The word Carib is found among all the coastal Indian
tribes, whether of Tupi or Carib origin. We have
Guarani carai " astute, clever, a word with which
they universally honored their wizards, and which
they also applied to the Spaniards and most improperly
to a Christian and holy things, but we do not use it
in this sense."1 From this carai was formed Guarani
card " agility, cleverness, curiosity," which is not
found in Tupi. In Tupi2 we have cary'ba " white
man, Portuguese," caraiba "astute," carybeM, carai-
" angel," and, as will be seen from the second
volume of this work, the Caribs were by the Tupis
considered to be enchanters. L. Adam3 records
Abanetoie karai "master," Ne&ngatu karai "angel,"
karaiba, kariwa "white man," CamayurU karaib "stran-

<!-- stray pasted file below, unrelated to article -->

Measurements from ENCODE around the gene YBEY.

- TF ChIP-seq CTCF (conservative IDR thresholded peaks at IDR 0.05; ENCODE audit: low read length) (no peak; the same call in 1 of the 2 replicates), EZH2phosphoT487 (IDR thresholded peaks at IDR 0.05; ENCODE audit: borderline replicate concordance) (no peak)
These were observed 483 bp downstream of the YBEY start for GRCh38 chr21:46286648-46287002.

ger," Aueto karai " stranger," Abanegnga karaiba
"blessed, white man."
On the other hand we have R. Breton's4 statement
for the Carib Callinago, in the women's language,
Calliponam "the name of the Caribs, whom he, for his
part, could not praise enough for their meekness," hence
callinemeti "peaceable man," lir-callirnemeni "his good-
ness." As the language treated by Breton is that of
Guadeloupe and Haiti, we must assume that, after
all, Columbus met Caribs in Hispaniola. Rochefort6
denied the derivation of these words from the Spanish
ghost word, because he thought there were tribes
in the interior, far removed from intercourse with the
white man, who also called themselves Caraib, But
this argument is useless, because for centuries there
1 A. R. [de Montoya], Tesoro de la lengua guarani, Madrid 1639.
2 J. Platzmann, Das Anonyme Wdrterbwh Tupb-Deutsch und Deutsch*
Leipzig 1901.
I" 8 Matiriaux pour sernr & VStabliss&ment d'une grammaire comparie des
dialectes de lafamille Tupi,
Paris 1896, in BiUiotJUque lingutetique amiricaine,
vol. XVIII, p. 113.
4 Dictionaire caraibe-franGois, Auxerre 1665, p. 105.
* Histaire naturette et morale des lies Antilles de VAmerique, Roterdam
1665, p. 344 fl.